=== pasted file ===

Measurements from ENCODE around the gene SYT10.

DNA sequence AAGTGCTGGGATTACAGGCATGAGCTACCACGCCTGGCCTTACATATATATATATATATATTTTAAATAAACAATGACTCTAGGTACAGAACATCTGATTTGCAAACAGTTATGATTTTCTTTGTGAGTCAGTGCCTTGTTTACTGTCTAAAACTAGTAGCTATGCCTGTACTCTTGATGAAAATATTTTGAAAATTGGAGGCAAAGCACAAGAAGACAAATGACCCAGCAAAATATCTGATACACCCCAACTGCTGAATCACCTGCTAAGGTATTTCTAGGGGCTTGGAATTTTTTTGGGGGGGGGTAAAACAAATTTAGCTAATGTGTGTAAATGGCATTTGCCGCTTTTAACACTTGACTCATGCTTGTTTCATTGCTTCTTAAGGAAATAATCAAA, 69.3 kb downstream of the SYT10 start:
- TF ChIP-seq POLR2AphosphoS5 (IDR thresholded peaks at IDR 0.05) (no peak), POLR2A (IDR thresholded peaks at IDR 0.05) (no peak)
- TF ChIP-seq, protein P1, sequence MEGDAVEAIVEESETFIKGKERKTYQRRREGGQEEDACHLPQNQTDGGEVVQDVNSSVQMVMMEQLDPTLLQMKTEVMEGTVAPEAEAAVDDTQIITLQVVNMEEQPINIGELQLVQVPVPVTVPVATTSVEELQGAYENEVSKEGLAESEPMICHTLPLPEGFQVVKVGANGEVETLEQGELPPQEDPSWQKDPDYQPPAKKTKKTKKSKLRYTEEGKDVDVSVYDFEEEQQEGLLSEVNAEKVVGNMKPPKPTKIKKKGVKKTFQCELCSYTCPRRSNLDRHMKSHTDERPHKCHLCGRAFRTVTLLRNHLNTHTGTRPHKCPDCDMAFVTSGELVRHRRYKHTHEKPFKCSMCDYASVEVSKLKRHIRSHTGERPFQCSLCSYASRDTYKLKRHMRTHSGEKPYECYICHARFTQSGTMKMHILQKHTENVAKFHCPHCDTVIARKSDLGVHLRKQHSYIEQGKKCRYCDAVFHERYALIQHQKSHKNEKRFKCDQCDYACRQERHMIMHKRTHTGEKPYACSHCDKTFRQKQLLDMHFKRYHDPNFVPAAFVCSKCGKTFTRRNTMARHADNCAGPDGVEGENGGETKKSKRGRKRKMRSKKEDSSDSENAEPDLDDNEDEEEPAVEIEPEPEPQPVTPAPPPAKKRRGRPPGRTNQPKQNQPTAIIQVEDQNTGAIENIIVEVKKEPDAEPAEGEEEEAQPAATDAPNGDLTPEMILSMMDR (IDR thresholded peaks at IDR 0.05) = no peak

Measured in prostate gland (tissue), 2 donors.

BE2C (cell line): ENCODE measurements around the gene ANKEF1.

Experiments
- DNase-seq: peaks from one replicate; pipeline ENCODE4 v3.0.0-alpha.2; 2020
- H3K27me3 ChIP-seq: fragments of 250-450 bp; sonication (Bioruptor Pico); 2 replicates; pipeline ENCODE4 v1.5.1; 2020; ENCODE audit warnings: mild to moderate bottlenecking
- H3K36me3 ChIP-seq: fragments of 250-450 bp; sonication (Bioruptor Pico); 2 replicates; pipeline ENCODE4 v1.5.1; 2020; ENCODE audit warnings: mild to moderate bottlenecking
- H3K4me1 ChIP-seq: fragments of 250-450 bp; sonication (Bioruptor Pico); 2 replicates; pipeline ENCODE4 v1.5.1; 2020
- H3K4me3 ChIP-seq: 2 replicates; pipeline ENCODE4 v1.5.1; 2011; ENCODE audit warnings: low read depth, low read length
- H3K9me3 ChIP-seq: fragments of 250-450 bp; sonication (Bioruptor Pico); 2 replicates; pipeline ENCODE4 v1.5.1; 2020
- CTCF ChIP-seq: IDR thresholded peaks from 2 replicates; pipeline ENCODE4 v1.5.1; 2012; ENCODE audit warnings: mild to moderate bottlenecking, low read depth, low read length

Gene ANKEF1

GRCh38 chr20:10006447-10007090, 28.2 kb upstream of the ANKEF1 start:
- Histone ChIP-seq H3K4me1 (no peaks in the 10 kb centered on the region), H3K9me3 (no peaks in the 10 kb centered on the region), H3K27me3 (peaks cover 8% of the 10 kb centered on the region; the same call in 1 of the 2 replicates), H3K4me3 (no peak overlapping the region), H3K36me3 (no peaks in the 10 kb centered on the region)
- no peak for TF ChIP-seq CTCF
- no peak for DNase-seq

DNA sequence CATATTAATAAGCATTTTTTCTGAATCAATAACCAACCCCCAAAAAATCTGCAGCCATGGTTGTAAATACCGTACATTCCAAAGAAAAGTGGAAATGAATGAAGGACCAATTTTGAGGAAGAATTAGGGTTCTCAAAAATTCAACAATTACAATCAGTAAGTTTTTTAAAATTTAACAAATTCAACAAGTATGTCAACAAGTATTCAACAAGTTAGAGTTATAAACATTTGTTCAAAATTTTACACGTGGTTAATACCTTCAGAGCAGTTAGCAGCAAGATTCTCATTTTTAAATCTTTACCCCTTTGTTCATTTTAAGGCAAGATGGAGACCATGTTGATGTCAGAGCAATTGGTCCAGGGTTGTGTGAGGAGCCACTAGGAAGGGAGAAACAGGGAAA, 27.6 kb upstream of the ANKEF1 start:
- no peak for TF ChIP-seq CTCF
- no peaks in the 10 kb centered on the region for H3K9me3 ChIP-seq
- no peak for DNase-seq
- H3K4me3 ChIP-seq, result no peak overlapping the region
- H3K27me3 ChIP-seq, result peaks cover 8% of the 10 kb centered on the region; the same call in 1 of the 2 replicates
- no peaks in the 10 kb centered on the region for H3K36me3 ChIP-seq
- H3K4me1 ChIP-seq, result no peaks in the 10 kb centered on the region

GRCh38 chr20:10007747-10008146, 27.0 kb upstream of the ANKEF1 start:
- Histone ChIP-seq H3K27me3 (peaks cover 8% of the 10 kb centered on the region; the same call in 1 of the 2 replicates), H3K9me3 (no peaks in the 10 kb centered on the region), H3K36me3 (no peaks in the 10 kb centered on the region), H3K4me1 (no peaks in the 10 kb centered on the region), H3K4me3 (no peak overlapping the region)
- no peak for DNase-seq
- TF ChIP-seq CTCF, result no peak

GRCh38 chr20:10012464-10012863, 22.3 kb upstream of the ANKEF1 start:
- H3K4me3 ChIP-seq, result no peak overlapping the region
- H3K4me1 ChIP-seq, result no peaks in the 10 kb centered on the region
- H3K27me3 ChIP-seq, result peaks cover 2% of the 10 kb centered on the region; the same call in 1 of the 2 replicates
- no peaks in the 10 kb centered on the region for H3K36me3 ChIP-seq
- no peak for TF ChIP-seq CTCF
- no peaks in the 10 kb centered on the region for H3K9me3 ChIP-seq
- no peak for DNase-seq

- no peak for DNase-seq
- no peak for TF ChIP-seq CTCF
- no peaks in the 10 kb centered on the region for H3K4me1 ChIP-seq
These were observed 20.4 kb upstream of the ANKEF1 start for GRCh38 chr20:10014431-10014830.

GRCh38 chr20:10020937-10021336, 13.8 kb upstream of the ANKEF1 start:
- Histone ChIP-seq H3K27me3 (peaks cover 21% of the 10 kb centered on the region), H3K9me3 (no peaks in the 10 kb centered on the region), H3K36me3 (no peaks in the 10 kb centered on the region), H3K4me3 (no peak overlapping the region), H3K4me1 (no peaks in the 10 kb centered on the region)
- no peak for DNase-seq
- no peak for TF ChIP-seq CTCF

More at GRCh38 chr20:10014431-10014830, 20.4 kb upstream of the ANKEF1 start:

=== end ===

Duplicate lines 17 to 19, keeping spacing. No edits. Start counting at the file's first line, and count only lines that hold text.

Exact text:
- Histone ChIP-seq H3K4me1 (no peaks in the 10 kb centered on the region), H3K9me3 (no peaks in the 10 kb centered on the region), H3K27me3 (peaks cover 8% of the 10 kb centered on the region; the same call in 1 of the 2 replicates), H3K4me3 (no peak overlapping the region), H3K36me3 (no peaks in the 10 kb centered on the region)
- no peak for TF ChIP-seq CTCF
- no peak for DNase-seq